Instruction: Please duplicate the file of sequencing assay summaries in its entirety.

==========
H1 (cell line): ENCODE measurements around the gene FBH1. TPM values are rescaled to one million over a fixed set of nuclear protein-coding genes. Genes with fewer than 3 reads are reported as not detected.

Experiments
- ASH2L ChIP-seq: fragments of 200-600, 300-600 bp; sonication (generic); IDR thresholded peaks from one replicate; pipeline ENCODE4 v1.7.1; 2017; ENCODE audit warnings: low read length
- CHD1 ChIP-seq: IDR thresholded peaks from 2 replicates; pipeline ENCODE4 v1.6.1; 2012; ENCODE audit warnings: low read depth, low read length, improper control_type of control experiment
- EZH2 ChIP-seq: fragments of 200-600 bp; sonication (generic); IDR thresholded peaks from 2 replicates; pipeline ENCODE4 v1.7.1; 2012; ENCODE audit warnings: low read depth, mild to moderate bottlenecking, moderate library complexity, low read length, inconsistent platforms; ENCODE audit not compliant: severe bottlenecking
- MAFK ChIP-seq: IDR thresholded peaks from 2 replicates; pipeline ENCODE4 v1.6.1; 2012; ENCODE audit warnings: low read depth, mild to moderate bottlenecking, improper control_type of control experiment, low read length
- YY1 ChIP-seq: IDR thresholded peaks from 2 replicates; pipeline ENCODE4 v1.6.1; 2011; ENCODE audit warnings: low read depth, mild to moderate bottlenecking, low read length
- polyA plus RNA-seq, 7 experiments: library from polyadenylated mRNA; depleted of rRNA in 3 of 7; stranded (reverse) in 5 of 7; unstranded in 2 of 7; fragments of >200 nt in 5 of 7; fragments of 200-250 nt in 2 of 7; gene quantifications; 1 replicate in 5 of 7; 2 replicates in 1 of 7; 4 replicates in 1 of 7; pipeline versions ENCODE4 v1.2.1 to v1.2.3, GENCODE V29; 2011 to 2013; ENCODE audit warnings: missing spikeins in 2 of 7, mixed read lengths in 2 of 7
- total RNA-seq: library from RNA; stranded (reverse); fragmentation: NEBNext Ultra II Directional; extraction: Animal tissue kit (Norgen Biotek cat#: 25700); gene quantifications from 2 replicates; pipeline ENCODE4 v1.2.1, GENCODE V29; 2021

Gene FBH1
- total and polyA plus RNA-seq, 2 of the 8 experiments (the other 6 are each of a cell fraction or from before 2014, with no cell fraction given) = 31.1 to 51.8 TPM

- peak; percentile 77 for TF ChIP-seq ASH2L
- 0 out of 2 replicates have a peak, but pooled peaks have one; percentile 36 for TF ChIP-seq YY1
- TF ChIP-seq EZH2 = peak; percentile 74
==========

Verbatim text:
H1 (cell line): ENCODE measurements around the gene FBH1. TPM values are rescaled to one million over a fixed set of nuclear protein-coding genes. Genes with fewer than 3 reads are reported as not detected.

Experiments
- ASH2L ChIP-seq: fragments of 200-600, 300-600 bp; sonication (generic); IDR thresholded peaks from one replicate; pipeline ENCODE4 v1.7.1; 2017; ENCODE audit warnings: low read length
- CHD1 ChIP-seq: IDR thresholded peaks from 2 replicates; pipeline ENCODE4 v1.6.1; 2012; ENCODE audit warnings: low read depth, low read length, improper control_type of control experiment
- EZH2 ChIP-seq: fragments of 200-600 bp; sonication (generic); IDR thresholded peaks from 2 replicates; pipeline ENCODE4 v1.7.1; 2012; ENCODE audit warnings: low read depth, mild to moderate bottlenecking, moderate library complexity, low read length, inconsistent platforms; ENCODE audit not compliant: severe bottlenecking
- MAFK ChIP-seq: IDR thresholded peaks from 2 replicates; pipeline ENCODE4 v1.6.1; 2012; ENCODE audit warnings: low read depth, mild to moderate bottlenecking, improper control_type of control experiment, low read length
- YY1 ChIP-seq: IDR thresholded peaks from 2 replicates; pipeline ENCODE4 v1.6.1; 2011; ENCODE audit warnings: low read depth, mild to moderate bottlenecking, low read length
- polyA plus RNA-seq, 7 experiments: library from polyadenylated mRNA; depleted of rRNA in 3 of 7; stranded (reverse) in 5 of 7; unstranded in 2 of 7; fragments of >200 nt in 5 of 7; fragments of 200-250 nt in 2 of 7; gene quantifications; 1 replicate in 5 of 7; 2 replicates in 1 of 7; 4 replicates in 1 of 7; pipeline versions ENCODE4 v1.2.1 to v1.2.3, GENCODE V29; 2011 to 2013; ENCODE audit warnings: missing spikeins in 2 of 7, mixed read lengths in 2 of 7
- total RNA-seq: library from RNA; stranded (reverse); fragmentation: NEBNext Ultra II Directional; extraction: Animal tissue kit (Norgen Biotek cat#: 25700); gene quantifications from 2 replicates; pipeline ENCODE4 v1.2.1, GENCODE V29; 2021

Gene FBH1
- total and polyA plus RNA-seq, 2 of the 8 experiments (the other 6 are each of a cell fraction or from before 2014, with no cell fraction given) = 31.1 to 51.8 TPM

- peak; percentile 77 for TF ChIP-seq ASH2L
- 0 out of 2 replicates have a peak, but pooled peaks have one; percentile 36 for TF ChIP-seq YY1
- TF ChIP-seq EZH2 = peak; percentile 74